HIAB Delivery to Seaford Museum – a Tower of Strength!

Sussex Transport can move, lift and deliver a huge variety of goods on their varied fleet. 01903 751100 or email info@sussextransport.com for more details or for a no obligation quote.

Yesterday we delivered a drilling rig to the Martello Tower in Seaford, which has been transformed into a museum. The Martello tower is situated at the eastern end of Seaford seafront. Nicknamed the Tardis by its visitors, there is a deceptive 5,000 square feet of display area which includes the roof with cannon, entrance floor with museum shop, the lower floor of the tower and the covered dry moat area.

According to the museums website, ‘’The museum not only records Seaford’s long history from its days as a Cinque Port but also appeals to all age groups and all members of the family with displays including shops, tableaux and a fascinating collection of material from pre-historic times to the present day. There is a General Store, Dressmakers Parlour, the contents of toy, chemist, ironmonger and photographer’s shops as well as Victorian schoolroom, Victorian kitchen and wartime kitchen. There are also collections of domestic appliances covering the first half of the 20th century, office machinery from early typewriters and copiers to computers and a particularly large collection of radios and television sets. There is a working model of Seaford railway station in 1926, wartime memorabilia, two figureheads, information on shipwrecks in the area and information on the changing coast including a video of the most recent sea defence work.’’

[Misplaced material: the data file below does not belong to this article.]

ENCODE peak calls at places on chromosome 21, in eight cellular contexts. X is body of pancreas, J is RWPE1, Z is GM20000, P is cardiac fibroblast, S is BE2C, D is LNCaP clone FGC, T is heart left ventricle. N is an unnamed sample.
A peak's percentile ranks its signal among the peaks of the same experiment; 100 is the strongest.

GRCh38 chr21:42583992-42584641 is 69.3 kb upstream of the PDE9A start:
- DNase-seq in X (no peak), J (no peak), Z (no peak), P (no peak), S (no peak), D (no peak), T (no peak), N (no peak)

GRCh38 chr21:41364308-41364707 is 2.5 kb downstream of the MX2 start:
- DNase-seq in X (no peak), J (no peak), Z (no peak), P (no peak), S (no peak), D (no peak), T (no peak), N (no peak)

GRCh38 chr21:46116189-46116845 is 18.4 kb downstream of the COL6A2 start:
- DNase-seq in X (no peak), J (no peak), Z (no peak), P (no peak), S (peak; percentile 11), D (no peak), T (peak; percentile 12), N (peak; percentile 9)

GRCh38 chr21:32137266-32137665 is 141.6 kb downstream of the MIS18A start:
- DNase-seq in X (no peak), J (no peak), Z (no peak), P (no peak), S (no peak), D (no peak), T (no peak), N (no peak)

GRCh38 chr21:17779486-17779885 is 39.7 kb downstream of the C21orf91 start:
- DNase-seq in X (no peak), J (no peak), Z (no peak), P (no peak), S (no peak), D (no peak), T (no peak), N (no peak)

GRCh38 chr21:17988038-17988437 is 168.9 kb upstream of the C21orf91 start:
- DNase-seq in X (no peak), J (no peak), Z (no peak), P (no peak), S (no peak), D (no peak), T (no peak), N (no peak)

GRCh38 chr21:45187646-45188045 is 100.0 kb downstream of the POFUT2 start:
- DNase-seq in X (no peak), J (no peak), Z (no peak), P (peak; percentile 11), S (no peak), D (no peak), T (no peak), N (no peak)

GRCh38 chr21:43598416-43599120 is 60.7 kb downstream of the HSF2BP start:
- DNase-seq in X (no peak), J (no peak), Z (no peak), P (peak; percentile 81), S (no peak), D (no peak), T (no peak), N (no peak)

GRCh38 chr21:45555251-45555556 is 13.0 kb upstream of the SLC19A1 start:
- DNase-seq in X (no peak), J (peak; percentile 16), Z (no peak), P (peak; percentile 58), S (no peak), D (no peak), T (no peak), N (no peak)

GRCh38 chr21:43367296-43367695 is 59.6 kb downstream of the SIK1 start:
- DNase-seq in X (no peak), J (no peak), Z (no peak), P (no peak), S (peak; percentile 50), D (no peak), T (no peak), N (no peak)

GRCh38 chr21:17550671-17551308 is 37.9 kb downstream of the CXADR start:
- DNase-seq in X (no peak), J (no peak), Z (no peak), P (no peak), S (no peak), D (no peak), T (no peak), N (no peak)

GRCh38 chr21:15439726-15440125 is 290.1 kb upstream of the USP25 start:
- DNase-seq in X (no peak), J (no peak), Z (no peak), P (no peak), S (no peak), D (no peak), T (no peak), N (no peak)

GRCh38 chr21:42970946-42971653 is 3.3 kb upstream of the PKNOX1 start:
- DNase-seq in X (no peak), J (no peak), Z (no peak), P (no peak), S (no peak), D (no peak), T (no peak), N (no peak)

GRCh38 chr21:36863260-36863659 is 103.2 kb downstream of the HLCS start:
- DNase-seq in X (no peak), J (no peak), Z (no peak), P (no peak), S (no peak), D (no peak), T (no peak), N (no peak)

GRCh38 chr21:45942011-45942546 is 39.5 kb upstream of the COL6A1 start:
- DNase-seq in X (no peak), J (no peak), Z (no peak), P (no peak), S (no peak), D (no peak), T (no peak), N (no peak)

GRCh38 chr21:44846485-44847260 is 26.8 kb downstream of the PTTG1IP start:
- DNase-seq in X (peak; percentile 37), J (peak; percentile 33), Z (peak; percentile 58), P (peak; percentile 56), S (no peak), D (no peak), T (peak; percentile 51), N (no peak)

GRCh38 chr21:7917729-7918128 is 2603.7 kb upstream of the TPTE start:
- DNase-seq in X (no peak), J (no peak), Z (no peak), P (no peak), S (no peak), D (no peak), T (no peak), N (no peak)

”The towers were part of defences built when Napoleon threatened to cross the ‘ditch’ (the English channel) in 1803.  103 towers were built from Aldeburgh in Suffolk around the coast to Eastbourne. They were based on the design of a tower on the island of Corsica noted by Admiral Jervis (commanding HMS Victory) when he attempted to recapture it for loyalist islanders from French rebels The tower was on Mortella Point, so called because of myrtle bushes growing there.  This name became corrupted by the British to Martello.  This one in Seaford, the 74th on the south coast, was built as an after-thought, when it was realised there was not adequate defence for Newhaven and Tidemills.”

It looks like another skilled job for one of our expert HIAB crane operators!

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